I was in again and made maybe a dozen (reverse sweeps are so 2012) but made the error of driving and calling before it beat the bowler. He dragged it back and Pup was run out.
    Salvation was to come from Robbo with his Bow of Power, blasting an unbeaten 24. I happily sat up the other end watching slog sweeps and pull shots. Rev came in briefly with his new bat too, and from the thick edge for 2, he knew his purchase was special as well.

    As for the final 5 overs, let’s look at how the Tramways team saw it. They slapped us around in the first 5 overs and bowled tight to the Napier. They deserved a grand final. Surely, the Quokkas won’t let these guys make 69 of 5 overs? Emu and Pup went all out attacking with a ring field and slips and went for 7 and 8.
    Surely 54 off 3 overs won’t happen?
    Fresh from baby duties, the Phantom came on to bowl. Cupsy successfully showed why he is not a vice-captain by convincing me that Phantom could be the X Factor. Barefoot, he bowled 6 short pitched mediums that were pogoed. One nearly went over the house on Alfred Crescent. It hit the second floor guttering.  661646 equals 29. At one point the batsman walked off, only to be told he was on 19* so he returned to bat, hitting another 6, then walking off.

    Screen Shot 2014-03-18 at 11.05.01 AM

    Screenshot of Alfred crescent oval, Alfred Crescent and newly damaged houses adjoining the oval – thanks again Quokkas!

     

     

    Returning to JRod, the death over king, Napier ploughed their way to finally tying with Tramways with one ball remaining. JRod bowled a decent enough OFF Stump ball, kissing the edge, Curto howled to his left and snatched it! Only for the ball to jar loose on landing because he has Mr.Burns arms. Napier were ecstatic, Tramways were gutted, musing an opinion about the Quokkas that many others had formed before.
    The real winner was the President of the league because the ar$eclown had no contingency in case of a tie.

    Overall, the finals summed up our season; batting is a feast or famine, bowling swings from very good to very poor and when switched on, fielding is awesome, but switched off, it is Tufnell-esque.

    Thanks to Rev and Ed for getting the show on the road and to all the guys for being upbeat even though with short games I couldn’t bat everyone as much as usual.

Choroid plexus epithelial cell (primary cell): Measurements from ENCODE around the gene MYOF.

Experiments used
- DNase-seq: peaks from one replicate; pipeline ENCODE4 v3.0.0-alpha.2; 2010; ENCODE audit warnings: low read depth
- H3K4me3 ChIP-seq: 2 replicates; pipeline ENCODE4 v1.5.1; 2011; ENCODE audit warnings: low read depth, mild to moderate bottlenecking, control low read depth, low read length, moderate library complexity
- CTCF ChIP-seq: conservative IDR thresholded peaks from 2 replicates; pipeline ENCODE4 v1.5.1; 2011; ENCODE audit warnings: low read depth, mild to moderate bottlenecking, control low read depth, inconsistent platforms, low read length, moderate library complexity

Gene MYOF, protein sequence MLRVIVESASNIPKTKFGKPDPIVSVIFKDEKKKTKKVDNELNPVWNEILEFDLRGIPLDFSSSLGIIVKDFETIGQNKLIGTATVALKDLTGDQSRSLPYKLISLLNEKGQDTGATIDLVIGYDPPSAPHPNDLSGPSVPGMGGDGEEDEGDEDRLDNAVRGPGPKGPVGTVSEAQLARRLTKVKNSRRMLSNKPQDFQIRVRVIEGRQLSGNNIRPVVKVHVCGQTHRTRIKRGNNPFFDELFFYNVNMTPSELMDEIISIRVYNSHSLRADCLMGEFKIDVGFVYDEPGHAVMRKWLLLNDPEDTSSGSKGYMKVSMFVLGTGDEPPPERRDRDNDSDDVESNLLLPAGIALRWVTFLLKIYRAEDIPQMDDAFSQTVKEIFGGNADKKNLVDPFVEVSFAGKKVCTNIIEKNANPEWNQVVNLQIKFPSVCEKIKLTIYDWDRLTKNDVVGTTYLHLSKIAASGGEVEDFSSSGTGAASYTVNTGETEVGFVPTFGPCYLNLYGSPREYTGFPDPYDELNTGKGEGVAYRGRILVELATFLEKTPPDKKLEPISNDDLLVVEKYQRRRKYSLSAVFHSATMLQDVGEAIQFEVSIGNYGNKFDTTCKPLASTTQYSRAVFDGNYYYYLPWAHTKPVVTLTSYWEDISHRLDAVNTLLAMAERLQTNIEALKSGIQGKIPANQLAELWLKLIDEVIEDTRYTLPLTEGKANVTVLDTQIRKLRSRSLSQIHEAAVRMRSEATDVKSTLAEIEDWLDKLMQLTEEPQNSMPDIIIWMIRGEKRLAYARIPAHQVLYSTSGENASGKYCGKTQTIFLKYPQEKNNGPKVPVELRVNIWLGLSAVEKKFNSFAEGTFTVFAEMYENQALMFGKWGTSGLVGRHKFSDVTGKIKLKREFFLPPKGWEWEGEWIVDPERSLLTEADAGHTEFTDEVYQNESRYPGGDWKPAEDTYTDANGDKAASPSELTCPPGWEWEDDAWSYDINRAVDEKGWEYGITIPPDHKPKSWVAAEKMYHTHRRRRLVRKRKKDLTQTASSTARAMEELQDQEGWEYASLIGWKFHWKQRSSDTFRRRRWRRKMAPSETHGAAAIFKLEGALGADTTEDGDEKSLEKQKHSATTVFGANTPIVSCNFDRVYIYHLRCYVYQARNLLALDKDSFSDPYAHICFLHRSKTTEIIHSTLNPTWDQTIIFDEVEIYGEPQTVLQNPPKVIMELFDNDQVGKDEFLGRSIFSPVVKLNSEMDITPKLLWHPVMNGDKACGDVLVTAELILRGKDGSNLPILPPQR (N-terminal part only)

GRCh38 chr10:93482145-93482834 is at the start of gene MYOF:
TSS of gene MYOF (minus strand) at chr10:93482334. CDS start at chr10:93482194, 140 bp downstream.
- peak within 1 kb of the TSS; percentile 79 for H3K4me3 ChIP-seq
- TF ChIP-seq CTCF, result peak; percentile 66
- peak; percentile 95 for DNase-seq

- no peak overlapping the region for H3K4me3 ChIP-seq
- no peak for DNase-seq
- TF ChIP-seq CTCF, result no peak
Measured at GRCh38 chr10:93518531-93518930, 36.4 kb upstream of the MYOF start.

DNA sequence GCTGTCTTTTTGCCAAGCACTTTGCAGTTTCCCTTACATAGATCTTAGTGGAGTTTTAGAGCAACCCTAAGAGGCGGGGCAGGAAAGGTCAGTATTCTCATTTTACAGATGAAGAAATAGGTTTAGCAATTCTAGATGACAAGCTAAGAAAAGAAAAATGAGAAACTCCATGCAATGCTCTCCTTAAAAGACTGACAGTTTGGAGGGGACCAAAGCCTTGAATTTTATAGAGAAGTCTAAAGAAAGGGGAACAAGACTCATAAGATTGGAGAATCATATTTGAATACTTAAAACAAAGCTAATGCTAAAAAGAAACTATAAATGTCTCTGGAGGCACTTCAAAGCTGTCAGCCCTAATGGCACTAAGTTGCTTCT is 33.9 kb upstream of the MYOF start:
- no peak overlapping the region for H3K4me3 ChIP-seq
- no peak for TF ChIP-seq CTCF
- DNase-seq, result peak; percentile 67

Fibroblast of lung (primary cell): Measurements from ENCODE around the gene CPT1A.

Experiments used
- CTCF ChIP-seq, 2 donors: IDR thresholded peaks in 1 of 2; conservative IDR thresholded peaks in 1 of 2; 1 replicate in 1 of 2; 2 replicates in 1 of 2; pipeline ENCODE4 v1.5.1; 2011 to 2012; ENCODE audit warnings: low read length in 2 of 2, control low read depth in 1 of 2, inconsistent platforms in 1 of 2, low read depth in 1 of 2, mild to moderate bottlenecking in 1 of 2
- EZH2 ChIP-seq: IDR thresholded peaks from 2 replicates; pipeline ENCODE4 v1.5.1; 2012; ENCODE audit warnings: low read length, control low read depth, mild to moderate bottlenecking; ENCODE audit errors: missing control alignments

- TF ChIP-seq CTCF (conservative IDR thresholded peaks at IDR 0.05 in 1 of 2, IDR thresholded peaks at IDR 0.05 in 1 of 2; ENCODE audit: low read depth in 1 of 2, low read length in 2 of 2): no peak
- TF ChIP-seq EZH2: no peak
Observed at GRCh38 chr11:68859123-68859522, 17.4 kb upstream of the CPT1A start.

As Cupsy said, nothing was better than watching the three ring ins for the Royal Oak with oversized bags trudge away first round losers wondering how the Quokkas rolled them.

  • On Sunday the Quokkas took on The Hated Dan O’Connell Hotel on the lush Fairlea West Oval, Yarra Bend Park.

    First and foremost it must be said that Sunday was a victory for cricket, in the sense that the game of cricket is infinitely richer for not bearing any resemblance to whatever it was that was played by the Quokkas on Sunday afternoon.

    Led for the first time by Local, the day got off to an ignominious start when it was discovered that no one had organised paper plates and sauces for the bbq. Choosing  to ignore that we live in a world which is connected by more devices, networks and communication tools than at any other time in history, both Local and Big Dog decided to go it alone and get the plates etc. themselves without further consultation. The Quokkas are now well stocked for sauces and paper plates.
    The Quokkas opened the batting with Dutchy and Joe, both of whom negotiated some tricky swing and movement form the Dan’s fast men to quickly begin laying the foundations of a good innings. Knowing that the Quokkas had failed to defend 150ish on this same ground several weeks earlier, both batsmen appeared determined to score quickly and heavily. And despite the fact that appearances can sometimes be deceptive, they both succeeded. Dutchy was first to reach retirement, making 35 well-struck runs, followed soon after by the un-Quokkaly talented Joe.
    They were replaced at the crease by first Cupsy and then – in a move that had surprised no one more than the man himself – Shotgun. It seemed Local was prepared to make bold and/or uninformed captaincy decisions at any moment.
    Cupsy opened his account with a boundary and never looked back, and the Quokkas went to the drinks break at 0/90ish. Bold predictions were being made amid much back-slapping. Pup raised the possibility of 200+, and at this stage who could deny a young man a dream? The Quokkas were flying, with batsmen in the shed and the runs coming – for the most part – easily.
    Shotgun began his innings a little more unsteadily than Cupsy had, with some dots on the scorecard that didn’t do justice to the kind of airy swings that they represented. However, he too started to find a rhythm, and by the time Cupsy had played his part and retired off a crisp 32 there was a feeling in the air that we might all be about to see something very special indeed.